9. AGATHA RAISIN AND THE HAUNTED HOUSE by M.C. Beaton. Fourteenth in the Agatha Raisin, amateur sleuth in the Cotswolds mystery. A mystery presents itself when a woman in a nearby village claims she’s being haunted in her own home. 92-years-old, far from frail, and the bane of everyone in the village including her own children, the woman eventually ends up dead. Many had motives, as the woman had some money and lived in a home that was significant historically. But who had means and opportunity? Agatha and her new neighbor Paul, a computer specialist that she (once again!) finds attractive, investigate. Agatha and her concerns over her aging looks and propensity to become enamored of every man she meets makes me laugh—in other characters, it would just be annoying and I’d stop reading, but for some reason I tolerate it and even enjoy it in the indefatigable Ms. Raisin. This was a typically enjoyable entry in the series, bolstered by the appearance once again of Sir Charles Fraith. B+
10. PETER PAN by J.M. Barrie. (audio download) I hadn’t read this book since I was quite young, and must say it was an enjoyable interlude listening to this classic children’s story being told by an excellent reader. Running the gamut of emotions from hilarity to fear to grief for things long lost, this was quite a treat as Peter Pan, Tinkerbell, Wendy and the boys, Hook and Smee and all the other characters spring to life. Definitely more enjoyable than Disney’s watered-down, whitewashed version! A.
11. KAFKA ON THE SHORE by Haruki Murakami. Last of my “TBR Challenge” books for 2007, yay! What a WEIRD book! I liked it—it was a very interesting story, about a 15-year-old boy who runs away from his home and his emotionally distant father in Tokyo and travels to a small city on the coast where he spends time in a private library reading all day. It’s also about an older man who, as a child during WWII, had a strange blackout episode and woke up with basically a ‘blank’ mind, living the rest of his life unable to read or write or retain much knowledge, but who could from then on talk to cats. Sometimes difficult to follow, these two both meet some interesting characters and their paths begin to intertwine in bizarre and strange ways. I sometimes wonder what the author was smoking when he wrote this book and I’m still undecided as to whether I want some or not! LOL I’m not even sure I understand what exactly his point was, but it was a thought-provoking book and very hard to put down, though necessity dictated that I had to pause quite often. I will be looking for more my Murakami for sure. A.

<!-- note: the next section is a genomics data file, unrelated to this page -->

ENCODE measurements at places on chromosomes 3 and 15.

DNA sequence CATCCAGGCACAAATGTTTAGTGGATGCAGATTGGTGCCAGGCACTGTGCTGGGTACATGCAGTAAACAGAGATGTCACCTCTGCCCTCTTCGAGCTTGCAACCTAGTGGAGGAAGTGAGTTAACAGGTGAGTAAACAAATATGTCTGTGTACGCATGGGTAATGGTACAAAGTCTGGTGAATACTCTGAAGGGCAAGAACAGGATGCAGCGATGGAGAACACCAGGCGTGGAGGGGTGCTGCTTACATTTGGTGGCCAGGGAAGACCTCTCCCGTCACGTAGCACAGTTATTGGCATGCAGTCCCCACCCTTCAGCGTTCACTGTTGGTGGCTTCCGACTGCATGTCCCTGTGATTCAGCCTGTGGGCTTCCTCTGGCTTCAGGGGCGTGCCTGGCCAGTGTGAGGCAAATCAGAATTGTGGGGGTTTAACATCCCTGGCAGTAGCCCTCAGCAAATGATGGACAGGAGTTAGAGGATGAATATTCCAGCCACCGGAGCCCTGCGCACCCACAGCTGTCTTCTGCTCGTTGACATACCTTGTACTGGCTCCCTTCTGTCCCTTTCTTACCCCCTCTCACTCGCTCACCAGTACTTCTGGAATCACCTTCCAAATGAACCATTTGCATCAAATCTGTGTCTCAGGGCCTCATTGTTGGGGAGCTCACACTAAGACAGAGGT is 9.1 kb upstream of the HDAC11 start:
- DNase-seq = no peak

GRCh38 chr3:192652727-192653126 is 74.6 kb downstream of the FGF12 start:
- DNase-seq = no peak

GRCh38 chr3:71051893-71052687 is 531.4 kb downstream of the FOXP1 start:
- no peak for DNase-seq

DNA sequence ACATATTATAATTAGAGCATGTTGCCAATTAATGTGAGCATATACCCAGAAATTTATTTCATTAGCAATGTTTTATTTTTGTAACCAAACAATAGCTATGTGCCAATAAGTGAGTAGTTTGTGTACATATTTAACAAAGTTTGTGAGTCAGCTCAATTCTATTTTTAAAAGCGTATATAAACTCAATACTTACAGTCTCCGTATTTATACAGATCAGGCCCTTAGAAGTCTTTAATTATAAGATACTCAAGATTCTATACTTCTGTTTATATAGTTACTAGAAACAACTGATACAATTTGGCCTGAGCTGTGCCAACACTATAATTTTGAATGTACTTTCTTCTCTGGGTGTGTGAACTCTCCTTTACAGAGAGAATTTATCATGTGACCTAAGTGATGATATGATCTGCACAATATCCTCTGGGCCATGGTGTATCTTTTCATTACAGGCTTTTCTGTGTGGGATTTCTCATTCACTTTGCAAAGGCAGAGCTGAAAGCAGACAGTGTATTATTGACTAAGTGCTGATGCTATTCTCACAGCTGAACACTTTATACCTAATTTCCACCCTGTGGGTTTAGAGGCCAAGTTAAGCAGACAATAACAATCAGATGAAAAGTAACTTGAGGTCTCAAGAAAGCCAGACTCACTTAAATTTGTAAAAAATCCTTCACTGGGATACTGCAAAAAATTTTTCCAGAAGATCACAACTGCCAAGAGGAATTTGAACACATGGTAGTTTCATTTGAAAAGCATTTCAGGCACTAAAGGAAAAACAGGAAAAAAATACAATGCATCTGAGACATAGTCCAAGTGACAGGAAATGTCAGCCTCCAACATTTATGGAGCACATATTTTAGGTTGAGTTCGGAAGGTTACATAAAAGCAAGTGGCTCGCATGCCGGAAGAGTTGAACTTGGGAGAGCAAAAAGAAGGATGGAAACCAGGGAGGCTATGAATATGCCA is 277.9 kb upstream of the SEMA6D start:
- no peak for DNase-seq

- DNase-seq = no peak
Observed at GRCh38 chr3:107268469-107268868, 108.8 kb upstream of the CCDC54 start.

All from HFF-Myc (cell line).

12. THE JEWEL THAT WAS OURS by Colin Dexter. Ninth in the “Inspector Morse” British police procedural series set in Oxford, in which an American tourist who is part of a tour group staying at a ritzy hotel in Oxford dies shortly after checking in. Although it appears that the woman dies of a massive coronary, police are alled in because a valuable artifact that the dead woman was carrying to donate to the Ashmolean Museum has also been stolen. And when another body associated with the group turns up a couple days later, the niggling doubts Morse had about the first death being by totally natural causes spring to life and he and Lewis are hot on the trail. Typical excellent Morse mystery, always a joy for me to dig back into this series. A.
13. PLAINS CRAZY by J.M. Hayes. Third in the “Mad Dog & Englishman” series. Full of wry humor, bizarre happenings, interesting characters, and the very essence of small-town Midwestern life, this series set in Kansas and featuring Sheriff English and his half-brother Mad Dog, is in my opinion one of the most sadly overlooked and seldom talked-about mystery series out there. When a teenage boy, a member of a family doing a re-enactment of Cheyenne life in the 1860’s for PBS, dies with an authentic Cheyenne arrow in his back, Mad Dog is looked at as the first suspect. Until it’s determined that he was probably the intended victim, that is. Then, the bank is robbed and several crudely-made bombs explode at different locales in town accompanied by notes from a terrorist with terrible grammar, and Judy, Englishman’s wife, insists that they take a trip to Paris in the midst of it all. As the story progresses from one madcap scene to the next, there is a sense of total incredulity and frequent “No way!” exclamations from inside the brain, but also one of pause as you think, “Okay, I CAN see that happening after all…bizarre coincidence, but it could happen!” but not likely strung together in a series of events such as depicted in this book. Still, it’s highly entertaining and felt like a visit with well-loved friends once again. Was glad to see that Hayes had a fourth book in series published earlier this month—I look forward to it! A.
FORTUNE’S SLAVE by Fidelis Morgan. Altogether TOO campy and silly for me, and I found myself on page 60 with a decided lack of interest so decided to move on.
THE FIG EATER by Jody Shields. Yawn. The author’s writing style rather annoyed me too.